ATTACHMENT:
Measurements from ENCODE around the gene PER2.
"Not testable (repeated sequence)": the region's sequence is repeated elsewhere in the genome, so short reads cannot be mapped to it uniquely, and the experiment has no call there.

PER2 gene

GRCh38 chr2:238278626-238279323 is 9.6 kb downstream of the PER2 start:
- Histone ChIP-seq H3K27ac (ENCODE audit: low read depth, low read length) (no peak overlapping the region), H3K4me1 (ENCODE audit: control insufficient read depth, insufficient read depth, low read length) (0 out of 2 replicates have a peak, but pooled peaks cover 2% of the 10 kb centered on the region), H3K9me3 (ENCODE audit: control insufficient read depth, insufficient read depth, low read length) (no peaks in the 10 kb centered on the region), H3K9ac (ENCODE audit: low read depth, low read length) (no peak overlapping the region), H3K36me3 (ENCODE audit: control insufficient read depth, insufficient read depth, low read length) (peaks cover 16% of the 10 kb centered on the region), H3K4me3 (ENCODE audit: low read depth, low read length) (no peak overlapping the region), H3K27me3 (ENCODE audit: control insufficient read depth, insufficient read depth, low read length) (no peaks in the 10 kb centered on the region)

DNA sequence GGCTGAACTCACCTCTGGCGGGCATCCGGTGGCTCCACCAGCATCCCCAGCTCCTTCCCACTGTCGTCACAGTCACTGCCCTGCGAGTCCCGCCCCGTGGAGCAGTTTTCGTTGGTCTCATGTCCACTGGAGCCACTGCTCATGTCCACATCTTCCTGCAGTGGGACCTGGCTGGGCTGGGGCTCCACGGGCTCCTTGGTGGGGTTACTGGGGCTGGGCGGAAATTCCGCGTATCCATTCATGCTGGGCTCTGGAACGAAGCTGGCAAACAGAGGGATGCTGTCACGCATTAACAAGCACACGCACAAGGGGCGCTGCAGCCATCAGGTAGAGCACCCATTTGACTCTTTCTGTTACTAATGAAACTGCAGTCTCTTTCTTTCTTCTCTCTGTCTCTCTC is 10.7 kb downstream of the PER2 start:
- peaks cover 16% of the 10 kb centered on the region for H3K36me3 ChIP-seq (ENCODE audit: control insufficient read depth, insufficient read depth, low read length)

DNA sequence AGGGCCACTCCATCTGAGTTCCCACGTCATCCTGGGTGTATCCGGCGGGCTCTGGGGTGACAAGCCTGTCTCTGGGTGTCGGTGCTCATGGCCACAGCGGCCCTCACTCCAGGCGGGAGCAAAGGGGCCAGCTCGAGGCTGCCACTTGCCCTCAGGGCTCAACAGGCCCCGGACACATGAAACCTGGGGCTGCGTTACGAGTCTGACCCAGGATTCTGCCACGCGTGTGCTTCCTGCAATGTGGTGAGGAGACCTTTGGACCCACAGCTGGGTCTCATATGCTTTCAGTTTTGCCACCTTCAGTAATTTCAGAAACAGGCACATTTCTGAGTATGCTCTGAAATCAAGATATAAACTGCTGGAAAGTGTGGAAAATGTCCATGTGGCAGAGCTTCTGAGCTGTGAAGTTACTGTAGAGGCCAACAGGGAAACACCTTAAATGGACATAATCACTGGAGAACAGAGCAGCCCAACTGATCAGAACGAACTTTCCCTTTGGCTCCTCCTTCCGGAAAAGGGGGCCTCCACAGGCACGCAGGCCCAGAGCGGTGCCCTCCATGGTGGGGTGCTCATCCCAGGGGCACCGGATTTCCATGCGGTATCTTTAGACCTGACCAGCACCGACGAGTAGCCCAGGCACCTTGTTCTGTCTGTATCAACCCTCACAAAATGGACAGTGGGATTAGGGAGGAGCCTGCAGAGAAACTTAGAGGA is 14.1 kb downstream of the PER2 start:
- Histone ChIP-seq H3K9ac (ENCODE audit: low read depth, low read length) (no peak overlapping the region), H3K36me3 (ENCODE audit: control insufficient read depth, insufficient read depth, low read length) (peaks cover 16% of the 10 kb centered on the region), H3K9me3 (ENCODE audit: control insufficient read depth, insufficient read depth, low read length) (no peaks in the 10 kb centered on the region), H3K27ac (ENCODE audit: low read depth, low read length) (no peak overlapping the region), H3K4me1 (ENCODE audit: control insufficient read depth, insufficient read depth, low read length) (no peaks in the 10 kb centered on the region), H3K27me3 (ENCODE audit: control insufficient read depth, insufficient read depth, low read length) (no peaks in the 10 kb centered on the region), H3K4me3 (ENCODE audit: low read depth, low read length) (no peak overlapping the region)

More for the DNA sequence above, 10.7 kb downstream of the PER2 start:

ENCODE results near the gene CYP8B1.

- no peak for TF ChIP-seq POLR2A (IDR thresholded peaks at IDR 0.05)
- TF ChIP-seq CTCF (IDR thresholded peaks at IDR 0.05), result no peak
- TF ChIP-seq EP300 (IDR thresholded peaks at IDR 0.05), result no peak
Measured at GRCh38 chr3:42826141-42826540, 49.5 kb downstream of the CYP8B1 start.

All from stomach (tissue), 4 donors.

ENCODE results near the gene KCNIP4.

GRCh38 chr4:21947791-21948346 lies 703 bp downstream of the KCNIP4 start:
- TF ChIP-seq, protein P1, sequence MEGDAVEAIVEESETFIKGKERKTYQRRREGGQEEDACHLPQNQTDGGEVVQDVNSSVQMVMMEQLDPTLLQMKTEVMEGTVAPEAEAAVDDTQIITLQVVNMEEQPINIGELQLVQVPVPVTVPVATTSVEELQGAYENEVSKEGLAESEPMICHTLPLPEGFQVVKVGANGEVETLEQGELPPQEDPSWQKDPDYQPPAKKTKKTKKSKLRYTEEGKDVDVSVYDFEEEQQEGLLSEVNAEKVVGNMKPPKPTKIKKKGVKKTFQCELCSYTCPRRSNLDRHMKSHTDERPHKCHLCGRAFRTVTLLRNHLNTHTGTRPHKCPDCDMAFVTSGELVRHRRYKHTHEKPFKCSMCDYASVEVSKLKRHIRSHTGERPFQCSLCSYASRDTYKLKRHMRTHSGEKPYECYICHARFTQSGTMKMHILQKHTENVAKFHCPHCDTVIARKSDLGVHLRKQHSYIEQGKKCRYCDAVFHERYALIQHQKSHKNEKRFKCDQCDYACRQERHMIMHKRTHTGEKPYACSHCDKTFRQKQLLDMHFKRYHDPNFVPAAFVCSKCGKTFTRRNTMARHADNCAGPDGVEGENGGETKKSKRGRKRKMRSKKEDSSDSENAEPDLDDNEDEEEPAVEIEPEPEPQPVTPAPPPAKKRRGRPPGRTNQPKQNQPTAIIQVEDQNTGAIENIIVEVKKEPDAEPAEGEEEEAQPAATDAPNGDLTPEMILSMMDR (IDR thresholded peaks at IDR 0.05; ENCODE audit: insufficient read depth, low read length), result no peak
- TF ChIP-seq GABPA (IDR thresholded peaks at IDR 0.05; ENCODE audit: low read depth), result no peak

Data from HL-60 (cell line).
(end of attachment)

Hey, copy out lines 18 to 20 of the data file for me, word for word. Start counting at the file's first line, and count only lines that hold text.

GRCh38 chr4:21947791-21948346 lies 703 bp downstream of the KCNIP4 start:
- TF ChIP-seq, protein P1, sequence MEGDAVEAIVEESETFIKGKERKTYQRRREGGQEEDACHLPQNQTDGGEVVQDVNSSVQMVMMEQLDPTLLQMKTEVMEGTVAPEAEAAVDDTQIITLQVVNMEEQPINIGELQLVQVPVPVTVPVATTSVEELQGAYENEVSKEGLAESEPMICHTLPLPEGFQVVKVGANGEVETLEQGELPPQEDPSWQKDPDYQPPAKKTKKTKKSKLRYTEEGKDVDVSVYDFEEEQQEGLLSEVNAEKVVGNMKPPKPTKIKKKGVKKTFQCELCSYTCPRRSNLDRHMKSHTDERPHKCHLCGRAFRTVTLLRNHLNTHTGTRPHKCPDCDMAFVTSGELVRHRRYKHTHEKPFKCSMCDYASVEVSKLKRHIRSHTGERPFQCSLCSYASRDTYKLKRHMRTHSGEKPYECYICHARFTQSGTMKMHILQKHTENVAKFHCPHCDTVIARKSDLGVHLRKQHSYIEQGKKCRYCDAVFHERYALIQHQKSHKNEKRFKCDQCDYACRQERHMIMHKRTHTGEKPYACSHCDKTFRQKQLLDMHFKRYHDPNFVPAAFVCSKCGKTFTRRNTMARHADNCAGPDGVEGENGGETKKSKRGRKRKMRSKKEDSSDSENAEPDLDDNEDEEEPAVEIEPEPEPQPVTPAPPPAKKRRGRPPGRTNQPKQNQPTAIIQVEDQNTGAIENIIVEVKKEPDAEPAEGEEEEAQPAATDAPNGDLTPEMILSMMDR (IDR thresholded peaks at IDR 0.05; ENCODE audit: insufficient read depth, low read length), result no peak
- TF ChIP-seq GABPA (IDR thresholded peaks at IDR 0.05; ENCODE audit: low read depth), result no peak